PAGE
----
|Publication number||US4394104 A|
|Application number||US 06/169,245|
|Publication date||Jul 19, 1983|
|Filing date||Jul 16, 1980|
|Priority date||Jul 16, 1979|
|Also published as||DE3026798A1|
|Publication number||06169245, 169245, US 4394104 A, US 4394104A, US-A-4394104, US4394104 A, US4394104A|
|Inventors||Mario Camerini, Giacomo Pizzi|
|Original Assignee||Mario Camerini, Giacomo Pizzi|
|Export Citation||BiBTeX, EndNote, RefMan|
|Patent Citations (6), Referenced by (47), Classifications (9)|
|External Links: USPTO, USPTO Assignment, Espacenet|
The present invention relates to freight container traffic.
More particularly, the invention relates to an improvement in a container storage installation comprising: a warehouse having a plurality of elongated, container-receiving cells arranged in an array of rows and columns, a servicing passageway common to said cells and into which each cell opens by one end, and a container loading- and unloading unit displaceable horizontally and vertically in the said passageway for loading and unloading a container lengthwise into and from a selected cell, each cell having floor members supporting a container in the cell, and wherein the container comprises a standard corner block at each of its four lower corners.
An installation of the type just specified above is disclosed by U.S. Pat. No. 3,559,822 and its corresponding British Pat. No. 1,214,618.
According to the art, the loading- and unloading unit comprises means grasping a container by its four upper corners and arranged to be slid longitudinally into a receiver appliance provided in each cell in the "ceiling" region of the latter whereupon the container is lowered to rest on the floor members of the cell and its grasping means are retracted to the loading/unloading unit.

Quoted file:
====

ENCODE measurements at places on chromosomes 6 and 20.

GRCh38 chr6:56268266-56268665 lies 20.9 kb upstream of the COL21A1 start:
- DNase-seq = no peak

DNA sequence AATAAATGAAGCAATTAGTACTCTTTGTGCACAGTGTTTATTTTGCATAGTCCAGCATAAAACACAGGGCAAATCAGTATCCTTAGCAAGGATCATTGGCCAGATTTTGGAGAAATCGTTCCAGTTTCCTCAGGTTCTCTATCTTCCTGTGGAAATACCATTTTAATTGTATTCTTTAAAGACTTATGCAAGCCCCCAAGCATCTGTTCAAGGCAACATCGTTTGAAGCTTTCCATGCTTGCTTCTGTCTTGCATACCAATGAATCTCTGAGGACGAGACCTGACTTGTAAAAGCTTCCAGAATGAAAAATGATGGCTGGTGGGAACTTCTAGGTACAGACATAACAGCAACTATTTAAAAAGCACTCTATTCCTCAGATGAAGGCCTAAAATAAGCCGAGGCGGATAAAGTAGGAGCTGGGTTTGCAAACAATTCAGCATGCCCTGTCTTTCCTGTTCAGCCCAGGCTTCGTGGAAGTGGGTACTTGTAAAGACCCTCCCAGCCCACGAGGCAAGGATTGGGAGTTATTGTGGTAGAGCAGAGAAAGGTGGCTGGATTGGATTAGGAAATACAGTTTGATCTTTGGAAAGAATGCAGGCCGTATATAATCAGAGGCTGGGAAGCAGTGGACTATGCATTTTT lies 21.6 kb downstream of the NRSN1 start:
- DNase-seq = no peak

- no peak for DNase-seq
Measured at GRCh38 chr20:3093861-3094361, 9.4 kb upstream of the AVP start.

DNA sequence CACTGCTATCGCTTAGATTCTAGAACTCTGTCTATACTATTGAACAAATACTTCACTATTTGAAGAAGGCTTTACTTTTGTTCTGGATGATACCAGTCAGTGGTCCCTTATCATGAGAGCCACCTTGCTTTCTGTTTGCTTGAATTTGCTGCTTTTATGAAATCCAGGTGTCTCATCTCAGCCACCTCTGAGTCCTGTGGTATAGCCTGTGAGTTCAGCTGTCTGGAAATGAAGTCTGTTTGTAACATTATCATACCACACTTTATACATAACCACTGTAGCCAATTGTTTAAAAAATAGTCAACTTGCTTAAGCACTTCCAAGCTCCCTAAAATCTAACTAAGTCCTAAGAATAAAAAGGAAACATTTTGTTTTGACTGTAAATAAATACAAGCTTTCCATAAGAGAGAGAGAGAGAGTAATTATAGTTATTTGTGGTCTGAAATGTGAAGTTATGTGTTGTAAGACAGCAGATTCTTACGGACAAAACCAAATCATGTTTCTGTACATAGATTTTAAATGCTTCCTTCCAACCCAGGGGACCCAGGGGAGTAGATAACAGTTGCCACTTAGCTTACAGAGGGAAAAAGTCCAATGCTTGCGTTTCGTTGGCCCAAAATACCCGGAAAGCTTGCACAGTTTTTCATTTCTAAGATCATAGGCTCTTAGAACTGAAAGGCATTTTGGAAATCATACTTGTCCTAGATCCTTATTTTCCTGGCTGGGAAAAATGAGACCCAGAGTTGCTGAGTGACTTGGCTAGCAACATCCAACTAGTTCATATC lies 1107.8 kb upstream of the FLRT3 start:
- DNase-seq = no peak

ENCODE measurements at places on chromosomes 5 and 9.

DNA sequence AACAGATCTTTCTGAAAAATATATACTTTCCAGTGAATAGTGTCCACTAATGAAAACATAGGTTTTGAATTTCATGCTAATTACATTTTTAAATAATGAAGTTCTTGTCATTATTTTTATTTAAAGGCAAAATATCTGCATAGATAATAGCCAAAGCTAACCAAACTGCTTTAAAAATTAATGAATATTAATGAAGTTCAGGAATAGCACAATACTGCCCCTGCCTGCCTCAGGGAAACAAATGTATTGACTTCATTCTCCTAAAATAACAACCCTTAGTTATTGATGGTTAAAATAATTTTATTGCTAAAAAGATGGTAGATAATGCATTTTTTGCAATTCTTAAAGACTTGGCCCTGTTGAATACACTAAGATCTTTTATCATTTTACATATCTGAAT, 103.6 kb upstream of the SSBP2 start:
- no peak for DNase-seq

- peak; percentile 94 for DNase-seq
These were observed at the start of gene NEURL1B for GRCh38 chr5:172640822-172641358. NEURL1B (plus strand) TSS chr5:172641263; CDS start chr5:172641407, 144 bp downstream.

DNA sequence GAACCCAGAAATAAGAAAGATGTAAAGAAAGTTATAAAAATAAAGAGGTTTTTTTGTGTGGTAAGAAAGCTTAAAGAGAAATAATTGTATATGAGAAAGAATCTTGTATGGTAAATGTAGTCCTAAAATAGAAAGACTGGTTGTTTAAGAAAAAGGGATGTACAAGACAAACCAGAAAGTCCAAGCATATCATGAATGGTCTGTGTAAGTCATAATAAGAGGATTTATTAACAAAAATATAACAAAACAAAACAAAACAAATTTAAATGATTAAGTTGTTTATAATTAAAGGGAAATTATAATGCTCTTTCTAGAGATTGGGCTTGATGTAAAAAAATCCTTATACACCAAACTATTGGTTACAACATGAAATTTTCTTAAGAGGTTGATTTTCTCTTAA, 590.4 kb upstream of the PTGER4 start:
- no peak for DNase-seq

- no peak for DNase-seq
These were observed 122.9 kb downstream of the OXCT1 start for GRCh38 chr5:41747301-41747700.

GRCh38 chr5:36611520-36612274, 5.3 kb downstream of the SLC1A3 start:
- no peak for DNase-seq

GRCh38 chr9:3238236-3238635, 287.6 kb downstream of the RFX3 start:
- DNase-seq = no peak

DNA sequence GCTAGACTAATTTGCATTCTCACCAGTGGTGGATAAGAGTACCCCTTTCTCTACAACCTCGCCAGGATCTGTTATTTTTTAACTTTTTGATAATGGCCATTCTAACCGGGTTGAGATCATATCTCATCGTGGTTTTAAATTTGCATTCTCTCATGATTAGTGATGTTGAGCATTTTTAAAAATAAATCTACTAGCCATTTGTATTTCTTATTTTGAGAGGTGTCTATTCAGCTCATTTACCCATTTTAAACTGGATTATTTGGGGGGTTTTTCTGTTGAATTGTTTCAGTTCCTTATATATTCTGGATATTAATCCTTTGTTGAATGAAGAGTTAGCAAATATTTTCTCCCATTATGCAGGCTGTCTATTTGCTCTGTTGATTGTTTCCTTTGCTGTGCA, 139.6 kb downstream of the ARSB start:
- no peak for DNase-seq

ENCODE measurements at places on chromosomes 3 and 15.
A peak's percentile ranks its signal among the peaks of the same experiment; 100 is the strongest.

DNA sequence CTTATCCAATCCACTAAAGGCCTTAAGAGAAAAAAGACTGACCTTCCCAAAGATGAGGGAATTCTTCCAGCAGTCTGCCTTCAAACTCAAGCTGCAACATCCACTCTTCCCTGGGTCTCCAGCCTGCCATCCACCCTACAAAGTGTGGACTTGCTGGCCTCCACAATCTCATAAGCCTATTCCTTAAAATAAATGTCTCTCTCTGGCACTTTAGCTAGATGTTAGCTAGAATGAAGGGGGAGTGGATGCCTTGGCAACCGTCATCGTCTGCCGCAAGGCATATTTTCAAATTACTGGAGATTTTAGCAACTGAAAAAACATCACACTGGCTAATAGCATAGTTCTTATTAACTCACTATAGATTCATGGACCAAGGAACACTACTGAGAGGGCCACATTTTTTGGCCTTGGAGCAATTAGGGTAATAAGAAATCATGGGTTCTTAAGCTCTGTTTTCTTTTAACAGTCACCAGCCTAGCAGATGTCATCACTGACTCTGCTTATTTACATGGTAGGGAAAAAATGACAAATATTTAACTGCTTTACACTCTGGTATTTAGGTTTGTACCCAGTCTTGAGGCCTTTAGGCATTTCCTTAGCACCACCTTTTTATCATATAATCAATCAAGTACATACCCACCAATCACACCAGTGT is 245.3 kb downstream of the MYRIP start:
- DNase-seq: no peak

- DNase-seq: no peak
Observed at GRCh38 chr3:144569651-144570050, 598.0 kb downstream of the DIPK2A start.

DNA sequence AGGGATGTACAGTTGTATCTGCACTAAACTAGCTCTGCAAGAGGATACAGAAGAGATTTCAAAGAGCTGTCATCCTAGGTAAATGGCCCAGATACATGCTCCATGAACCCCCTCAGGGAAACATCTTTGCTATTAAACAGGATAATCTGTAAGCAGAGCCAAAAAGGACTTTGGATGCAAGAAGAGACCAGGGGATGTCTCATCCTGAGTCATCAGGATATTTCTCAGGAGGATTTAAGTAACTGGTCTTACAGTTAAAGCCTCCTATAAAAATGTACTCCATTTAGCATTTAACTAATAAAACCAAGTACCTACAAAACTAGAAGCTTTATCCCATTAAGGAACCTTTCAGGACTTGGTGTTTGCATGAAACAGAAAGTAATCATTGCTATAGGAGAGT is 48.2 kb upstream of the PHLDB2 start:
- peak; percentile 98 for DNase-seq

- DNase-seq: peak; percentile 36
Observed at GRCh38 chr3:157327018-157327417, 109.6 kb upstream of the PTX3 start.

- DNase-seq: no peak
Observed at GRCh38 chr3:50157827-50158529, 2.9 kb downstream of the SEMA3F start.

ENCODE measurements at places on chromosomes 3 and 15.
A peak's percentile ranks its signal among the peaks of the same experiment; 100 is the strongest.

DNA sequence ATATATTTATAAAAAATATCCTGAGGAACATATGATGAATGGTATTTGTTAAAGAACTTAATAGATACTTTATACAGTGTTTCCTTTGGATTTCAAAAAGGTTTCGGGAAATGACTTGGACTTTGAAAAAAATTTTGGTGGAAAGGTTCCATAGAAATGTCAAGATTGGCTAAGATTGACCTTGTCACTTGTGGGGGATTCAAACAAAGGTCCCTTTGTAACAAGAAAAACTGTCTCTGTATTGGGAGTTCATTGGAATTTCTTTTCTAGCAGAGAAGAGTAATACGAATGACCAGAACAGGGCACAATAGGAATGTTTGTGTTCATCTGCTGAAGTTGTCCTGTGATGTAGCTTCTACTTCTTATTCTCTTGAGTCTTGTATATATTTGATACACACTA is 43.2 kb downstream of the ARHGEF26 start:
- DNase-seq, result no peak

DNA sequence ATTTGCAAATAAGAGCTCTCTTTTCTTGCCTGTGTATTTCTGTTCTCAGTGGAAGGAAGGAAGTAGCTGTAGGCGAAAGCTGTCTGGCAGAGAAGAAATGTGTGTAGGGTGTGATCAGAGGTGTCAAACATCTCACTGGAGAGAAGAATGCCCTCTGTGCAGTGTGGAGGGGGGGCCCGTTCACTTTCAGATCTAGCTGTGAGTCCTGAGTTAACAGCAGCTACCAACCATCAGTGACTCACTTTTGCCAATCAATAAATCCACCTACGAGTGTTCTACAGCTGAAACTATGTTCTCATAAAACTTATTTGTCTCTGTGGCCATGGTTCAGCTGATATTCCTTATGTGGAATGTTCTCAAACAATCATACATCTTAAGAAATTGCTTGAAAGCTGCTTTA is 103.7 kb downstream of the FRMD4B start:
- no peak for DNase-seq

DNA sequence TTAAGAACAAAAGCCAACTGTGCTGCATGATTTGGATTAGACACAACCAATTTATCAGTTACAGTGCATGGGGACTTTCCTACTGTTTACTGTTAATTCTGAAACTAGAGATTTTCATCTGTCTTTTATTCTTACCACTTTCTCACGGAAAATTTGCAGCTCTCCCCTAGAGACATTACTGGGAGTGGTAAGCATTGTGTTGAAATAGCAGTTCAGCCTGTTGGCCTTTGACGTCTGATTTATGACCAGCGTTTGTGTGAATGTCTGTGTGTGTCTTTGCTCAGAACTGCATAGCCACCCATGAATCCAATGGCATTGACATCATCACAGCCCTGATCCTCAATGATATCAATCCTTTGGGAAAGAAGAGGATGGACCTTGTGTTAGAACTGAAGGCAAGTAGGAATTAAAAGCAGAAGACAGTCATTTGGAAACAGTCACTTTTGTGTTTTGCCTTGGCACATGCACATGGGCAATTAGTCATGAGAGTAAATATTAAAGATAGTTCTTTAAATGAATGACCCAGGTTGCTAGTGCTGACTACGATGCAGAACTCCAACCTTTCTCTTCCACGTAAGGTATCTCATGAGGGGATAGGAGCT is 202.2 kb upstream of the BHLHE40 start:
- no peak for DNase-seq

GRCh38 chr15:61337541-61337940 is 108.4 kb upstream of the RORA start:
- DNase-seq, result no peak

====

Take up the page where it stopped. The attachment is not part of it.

A first disadvantage of such system is that a substantial additional overhead space is necessary in each cell to accomodate the said receiver appliance and to allow for operational displacements of the grasping means during loading and unloading. Such space represents for each cell an additional height averaging between 1 and 1.5 meters making a total height of each cell of from 4 to 4.5 meters. Thus, for example, to accommodate 10 superposed rows of cells a warehouse is necessary of a height as great as 40-45 meters representing roughly 170% of the combined height of the containers storable in a column of cells. This circumstance involves both a poor exploitation of vertical space and high costs of investment and consumed power. Also, the abovementioned receiving appliance in each cell requires additional heavy girders or rails, capable of temporarily supporting a container together with its grasping means, and this requirement involves a substantial additional weight to be taken into account in designing the framework of the warehouse. Obviously, the investment cost increases correspondingly. A still another disadvantage of the abovementioned system resides in that, with the container grasped by its four upper corners, the kind and distribution of stresses in the structure of the container are extremely unfavourable. It is not unfrequent, in transfering a container from the shore onto a ship or vice-versa, that the container grasped by its upper corners breaks-up into two halves and its contained freight precipitates onto the shore, onto the ship or into the sea. Even if it may be admitted that such incident is not critically detrimental to the progress of the transfer operations in course, nevertheless it must be recognized that a similar incident in a container storage installation may cause serious damages and, any way, would interrupt for a substantial time the operation of the installation due to the freight and broken container fragments disseminated in the cells and in the passageway. The probability of such events increases with time, mainly because of the increasing age of the containers in use and lesions produced by brutal handling.